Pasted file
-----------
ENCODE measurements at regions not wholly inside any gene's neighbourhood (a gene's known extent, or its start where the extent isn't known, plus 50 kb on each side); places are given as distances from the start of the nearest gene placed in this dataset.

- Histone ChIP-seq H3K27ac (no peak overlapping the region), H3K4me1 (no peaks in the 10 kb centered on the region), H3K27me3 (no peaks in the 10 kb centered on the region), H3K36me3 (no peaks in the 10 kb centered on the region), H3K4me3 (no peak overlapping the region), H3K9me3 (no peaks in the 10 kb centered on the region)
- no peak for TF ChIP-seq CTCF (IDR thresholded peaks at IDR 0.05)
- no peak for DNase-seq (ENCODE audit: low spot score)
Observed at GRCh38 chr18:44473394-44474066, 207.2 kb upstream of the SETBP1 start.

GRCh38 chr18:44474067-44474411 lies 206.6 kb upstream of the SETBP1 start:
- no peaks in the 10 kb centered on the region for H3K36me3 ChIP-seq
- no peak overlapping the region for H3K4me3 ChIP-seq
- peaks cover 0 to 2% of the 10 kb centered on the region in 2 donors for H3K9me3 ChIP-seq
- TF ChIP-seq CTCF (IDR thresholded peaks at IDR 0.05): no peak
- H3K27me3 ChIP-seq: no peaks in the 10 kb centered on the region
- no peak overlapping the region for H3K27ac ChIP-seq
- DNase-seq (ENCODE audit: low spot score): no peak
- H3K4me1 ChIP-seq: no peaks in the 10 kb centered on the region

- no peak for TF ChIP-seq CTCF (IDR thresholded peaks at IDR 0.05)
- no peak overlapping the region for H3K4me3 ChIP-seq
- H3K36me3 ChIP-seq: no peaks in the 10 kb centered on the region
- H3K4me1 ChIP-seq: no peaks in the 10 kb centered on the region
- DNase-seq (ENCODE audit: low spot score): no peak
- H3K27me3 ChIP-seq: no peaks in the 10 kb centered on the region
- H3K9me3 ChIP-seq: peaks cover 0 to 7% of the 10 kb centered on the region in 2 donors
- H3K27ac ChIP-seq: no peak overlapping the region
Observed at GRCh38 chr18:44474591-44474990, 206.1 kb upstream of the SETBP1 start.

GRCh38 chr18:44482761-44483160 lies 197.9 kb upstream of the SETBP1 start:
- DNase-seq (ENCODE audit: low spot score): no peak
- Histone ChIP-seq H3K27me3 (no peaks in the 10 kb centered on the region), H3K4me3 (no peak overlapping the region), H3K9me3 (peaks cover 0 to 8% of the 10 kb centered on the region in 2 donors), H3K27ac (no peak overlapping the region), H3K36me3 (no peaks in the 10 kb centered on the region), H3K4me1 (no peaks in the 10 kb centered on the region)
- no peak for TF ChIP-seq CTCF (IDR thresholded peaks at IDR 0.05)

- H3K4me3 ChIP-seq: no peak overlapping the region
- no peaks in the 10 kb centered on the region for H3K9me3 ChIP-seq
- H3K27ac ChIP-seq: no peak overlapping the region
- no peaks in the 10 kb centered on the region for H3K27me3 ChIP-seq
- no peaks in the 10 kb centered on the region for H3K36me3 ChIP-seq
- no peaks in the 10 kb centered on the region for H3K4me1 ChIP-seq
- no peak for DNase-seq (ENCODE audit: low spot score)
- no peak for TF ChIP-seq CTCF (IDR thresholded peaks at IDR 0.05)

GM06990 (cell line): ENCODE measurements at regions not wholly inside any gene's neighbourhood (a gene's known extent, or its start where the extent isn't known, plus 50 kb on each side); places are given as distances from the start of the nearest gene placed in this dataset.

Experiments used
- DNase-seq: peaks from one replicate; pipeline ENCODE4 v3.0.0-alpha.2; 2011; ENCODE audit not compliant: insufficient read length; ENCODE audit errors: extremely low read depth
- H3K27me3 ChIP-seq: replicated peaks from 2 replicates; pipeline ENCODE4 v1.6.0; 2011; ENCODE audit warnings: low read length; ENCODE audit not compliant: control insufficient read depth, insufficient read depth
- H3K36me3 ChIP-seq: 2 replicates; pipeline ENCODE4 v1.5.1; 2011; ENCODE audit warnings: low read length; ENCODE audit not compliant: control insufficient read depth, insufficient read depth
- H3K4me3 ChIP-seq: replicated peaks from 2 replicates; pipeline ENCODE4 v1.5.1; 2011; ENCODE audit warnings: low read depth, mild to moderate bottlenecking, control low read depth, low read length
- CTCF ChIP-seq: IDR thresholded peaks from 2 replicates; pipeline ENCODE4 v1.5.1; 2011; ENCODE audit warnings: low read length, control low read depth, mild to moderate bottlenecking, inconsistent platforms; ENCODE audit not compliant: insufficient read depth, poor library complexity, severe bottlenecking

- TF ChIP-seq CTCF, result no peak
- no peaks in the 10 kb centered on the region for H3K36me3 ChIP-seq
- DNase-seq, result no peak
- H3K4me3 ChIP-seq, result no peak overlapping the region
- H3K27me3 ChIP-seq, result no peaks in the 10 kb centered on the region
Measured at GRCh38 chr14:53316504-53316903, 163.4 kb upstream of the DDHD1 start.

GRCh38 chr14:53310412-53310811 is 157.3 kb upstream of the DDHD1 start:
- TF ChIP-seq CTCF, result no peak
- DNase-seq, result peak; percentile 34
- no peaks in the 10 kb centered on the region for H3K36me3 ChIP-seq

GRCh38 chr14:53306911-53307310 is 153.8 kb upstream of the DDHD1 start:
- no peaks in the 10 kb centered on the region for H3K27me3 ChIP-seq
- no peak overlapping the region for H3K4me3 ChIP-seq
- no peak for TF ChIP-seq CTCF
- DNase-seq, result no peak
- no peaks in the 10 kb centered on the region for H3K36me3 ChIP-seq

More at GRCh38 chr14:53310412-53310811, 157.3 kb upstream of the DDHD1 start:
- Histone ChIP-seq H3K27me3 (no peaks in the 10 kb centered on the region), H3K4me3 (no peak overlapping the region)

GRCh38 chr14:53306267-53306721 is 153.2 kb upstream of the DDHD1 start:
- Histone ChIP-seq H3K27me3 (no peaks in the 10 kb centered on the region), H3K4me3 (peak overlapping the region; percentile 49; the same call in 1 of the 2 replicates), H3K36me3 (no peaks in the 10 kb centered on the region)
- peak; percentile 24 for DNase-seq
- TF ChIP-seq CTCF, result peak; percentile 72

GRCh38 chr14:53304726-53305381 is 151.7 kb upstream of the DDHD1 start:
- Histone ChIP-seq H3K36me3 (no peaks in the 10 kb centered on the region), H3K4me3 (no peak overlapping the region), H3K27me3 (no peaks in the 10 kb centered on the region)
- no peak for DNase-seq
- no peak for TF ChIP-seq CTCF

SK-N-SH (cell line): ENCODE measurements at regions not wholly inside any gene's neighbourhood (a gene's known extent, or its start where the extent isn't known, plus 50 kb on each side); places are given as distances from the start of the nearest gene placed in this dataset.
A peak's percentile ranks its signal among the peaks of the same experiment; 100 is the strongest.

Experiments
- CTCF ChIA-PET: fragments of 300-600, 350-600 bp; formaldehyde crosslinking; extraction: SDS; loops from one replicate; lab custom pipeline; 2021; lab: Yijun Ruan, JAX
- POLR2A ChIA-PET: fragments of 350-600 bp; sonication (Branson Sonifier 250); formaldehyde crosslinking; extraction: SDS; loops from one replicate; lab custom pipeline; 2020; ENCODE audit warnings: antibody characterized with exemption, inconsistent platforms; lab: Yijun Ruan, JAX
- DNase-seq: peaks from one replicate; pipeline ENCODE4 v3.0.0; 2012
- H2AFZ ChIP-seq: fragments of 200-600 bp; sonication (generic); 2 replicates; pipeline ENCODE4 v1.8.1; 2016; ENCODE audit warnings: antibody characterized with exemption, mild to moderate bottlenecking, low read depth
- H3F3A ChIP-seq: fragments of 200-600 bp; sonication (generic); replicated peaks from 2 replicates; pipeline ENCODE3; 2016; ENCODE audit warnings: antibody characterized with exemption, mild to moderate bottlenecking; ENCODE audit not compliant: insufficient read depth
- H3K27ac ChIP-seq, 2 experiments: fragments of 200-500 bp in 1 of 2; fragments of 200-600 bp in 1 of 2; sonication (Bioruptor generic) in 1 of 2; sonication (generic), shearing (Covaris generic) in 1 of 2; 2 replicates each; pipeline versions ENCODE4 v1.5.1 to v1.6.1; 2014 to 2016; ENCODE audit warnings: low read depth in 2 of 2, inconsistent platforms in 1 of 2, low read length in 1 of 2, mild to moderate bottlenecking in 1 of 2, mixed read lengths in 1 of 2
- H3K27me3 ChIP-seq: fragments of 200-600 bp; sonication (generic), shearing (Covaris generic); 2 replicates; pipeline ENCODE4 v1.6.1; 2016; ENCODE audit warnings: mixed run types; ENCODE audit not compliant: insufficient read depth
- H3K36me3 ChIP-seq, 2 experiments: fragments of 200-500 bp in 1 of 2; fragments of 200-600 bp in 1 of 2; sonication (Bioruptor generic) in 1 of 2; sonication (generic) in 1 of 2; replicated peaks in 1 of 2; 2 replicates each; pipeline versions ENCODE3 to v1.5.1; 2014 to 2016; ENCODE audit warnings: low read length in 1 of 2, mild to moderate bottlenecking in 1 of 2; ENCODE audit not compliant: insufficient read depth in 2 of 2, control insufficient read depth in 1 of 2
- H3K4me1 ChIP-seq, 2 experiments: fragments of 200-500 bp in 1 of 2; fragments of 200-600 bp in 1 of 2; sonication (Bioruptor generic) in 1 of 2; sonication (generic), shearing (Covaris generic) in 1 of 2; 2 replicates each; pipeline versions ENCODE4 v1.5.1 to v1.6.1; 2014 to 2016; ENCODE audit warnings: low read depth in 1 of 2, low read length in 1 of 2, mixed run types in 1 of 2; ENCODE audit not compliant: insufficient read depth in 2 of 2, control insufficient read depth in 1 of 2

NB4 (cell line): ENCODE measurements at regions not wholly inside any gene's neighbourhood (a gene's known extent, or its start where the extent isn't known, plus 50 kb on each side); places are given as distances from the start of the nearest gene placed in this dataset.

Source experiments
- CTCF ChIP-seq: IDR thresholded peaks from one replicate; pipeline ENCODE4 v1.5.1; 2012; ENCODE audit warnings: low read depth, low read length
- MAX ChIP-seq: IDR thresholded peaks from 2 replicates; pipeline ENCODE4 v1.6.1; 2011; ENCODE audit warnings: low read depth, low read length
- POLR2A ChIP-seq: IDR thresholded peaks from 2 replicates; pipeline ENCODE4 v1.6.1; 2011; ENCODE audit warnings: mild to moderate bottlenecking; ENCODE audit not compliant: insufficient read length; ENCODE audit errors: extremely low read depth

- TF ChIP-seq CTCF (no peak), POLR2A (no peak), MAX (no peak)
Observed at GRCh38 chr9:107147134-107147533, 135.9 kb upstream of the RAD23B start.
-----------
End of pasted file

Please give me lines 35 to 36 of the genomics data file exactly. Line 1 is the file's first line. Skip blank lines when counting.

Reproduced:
- no peak for TF ChIP-seq CTCF (IDR thresholded peaks at IDR 0.05)

GM06990 (cell line): ENCODE measurements at regions not wholly inside any gene's neighbourhood (a gene's known extent, or its start where the extent isn't known, plus 50 kb on each side); places are given as distances from the start of the nearest gene placed in this dataset.